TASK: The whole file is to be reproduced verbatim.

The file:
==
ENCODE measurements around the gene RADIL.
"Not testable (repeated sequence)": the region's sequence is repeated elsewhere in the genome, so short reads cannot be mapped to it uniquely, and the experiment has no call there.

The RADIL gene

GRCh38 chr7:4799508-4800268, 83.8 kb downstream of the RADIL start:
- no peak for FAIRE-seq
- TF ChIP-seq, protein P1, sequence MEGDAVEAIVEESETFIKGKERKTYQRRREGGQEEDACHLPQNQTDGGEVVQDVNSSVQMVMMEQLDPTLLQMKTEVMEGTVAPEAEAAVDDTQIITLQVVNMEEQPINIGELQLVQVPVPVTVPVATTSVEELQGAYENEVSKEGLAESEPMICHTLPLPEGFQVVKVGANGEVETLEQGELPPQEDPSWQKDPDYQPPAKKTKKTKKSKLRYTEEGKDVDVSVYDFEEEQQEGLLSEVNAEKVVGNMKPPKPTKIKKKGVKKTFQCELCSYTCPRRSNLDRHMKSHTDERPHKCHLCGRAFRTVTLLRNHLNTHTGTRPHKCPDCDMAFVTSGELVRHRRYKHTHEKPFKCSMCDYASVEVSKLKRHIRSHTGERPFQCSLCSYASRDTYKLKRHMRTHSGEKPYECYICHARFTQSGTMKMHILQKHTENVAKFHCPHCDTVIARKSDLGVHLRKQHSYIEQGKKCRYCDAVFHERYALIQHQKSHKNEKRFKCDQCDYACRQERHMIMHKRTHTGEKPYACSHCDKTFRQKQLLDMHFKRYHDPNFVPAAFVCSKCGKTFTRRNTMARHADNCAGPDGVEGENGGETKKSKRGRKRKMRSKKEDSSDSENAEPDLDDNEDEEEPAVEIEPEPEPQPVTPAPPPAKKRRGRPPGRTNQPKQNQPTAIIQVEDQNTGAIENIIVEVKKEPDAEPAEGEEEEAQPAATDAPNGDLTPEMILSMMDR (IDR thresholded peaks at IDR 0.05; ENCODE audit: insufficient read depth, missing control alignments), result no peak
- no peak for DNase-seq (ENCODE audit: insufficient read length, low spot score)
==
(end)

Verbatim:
ENCODE measurements around the gene RADIL.
"Not testable (repeated sequence)": the region's sequence is repeated elsewhere in the genome, so short reads cannot be mapped to it uniquely, and the experiment has no call there.

The RADIL gene

GRCh38 chr7:4799508-4800268, 83.8 kb downstream of the RADIL start:
- no peak for FAIRE-seq
- TF ChIP-seq, protein P1, sequence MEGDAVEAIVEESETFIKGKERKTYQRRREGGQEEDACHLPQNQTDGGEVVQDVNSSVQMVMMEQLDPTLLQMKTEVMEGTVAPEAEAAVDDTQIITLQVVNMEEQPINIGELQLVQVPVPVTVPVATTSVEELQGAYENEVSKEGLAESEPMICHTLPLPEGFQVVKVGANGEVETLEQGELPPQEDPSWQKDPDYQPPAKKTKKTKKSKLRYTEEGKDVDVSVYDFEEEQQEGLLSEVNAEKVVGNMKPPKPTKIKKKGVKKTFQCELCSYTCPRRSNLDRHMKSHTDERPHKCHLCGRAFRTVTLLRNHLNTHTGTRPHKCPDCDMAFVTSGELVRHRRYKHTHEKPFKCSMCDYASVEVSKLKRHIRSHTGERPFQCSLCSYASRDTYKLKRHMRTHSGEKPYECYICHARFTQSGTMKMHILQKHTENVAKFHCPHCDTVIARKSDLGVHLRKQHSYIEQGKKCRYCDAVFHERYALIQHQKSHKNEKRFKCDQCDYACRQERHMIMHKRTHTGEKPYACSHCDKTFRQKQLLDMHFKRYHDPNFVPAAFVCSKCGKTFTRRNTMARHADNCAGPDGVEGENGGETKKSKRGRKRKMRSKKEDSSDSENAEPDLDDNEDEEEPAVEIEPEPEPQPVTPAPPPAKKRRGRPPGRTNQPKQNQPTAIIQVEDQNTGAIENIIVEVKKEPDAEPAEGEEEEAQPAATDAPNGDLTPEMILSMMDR (IDR thresholded peaks at IDR 0.05; ENCODE audit: insufficient read depth, missing control alignments), result no peak
- no peak for DNase-seq (ENCODE audit: insufficient read length, low spot score)